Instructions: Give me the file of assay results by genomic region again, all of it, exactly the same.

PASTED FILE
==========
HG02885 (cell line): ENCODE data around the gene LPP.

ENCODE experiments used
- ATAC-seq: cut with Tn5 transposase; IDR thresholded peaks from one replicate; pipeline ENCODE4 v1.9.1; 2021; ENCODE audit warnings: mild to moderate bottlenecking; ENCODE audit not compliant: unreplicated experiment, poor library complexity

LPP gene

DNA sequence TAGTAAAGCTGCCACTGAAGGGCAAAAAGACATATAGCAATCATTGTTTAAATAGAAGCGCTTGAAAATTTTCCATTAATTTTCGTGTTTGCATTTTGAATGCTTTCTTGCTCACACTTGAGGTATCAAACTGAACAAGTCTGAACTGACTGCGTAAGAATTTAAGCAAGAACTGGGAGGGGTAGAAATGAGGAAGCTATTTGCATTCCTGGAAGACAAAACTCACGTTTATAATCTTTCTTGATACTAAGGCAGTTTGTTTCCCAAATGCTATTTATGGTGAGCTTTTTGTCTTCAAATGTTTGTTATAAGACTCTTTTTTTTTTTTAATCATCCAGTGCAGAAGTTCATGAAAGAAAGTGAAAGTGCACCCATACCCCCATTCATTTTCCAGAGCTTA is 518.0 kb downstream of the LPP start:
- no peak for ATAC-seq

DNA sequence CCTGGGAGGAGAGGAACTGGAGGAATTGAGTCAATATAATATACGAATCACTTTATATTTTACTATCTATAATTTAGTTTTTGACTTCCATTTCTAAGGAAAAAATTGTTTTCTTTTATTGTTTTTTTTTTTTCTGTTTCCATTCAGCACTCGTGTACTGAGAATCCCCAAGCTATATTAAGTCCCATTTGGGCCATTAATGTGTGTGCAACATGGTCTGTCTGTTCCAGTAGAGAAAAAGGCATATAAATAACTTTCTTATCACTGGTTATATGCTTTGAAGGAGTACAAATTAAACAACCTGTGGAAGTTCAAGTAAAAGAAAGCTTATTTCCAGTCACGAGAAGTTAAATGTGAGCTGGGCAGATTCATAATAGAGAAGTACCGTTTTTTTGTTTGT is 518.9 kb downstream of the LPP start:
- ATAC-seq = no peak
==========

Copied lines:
HG02885 (cell line): ENCODE data around the gene LPP.

ENCODE experiments used
- ATAC-seq: cut with Tn5 transposase; IDR thresholded peaks from one replicate; pipeline ENCODE4 v1.9.1; 2021; ENCODE audit warnings: mild to moderate bottlenecking; ENCODE audit not compliant: unreplicated experiment, poor library complexity

LPP gene

DNA sequence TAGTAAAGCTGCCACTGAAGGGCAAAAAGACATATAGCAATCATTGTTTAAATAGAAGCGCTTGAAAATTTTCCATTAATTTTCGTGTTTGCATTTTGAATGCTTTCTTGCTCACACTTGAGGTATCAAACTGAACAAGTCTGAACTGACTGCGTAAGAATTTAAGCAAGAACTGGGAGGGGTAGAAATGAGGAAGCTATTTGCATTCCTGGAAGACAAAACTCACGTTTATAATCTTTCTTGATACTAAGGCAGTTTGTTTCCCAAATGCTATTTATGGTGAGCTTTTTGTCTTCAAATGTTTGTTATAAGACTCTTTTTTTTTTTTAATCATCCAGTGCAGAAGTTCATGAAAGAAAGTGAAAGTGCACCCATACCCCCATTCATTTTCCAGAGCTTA is 518.0 kb downstream of the LPP start:
- no peak for ATAC-seq

DNA sequence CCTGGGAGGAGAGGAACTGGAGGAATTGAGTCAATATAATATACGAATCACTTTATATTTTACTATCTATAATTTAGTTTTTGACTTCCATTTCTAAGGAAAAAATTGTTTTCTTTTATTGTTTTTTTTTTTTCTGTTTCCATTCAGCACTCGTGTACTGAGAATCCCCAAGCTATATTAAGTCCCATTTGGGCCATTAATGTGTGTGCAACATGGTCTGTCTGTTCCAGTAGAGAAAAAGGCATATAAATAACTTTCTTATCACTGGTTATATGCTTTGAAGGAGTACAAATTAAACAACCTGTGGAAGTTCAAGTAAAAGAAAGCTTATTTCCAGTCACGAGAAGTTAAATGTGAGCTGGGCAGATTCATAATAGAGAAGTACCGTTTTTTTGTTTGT is 518.9 kb downstream of the LPP start:
- ATAC-seq = no peak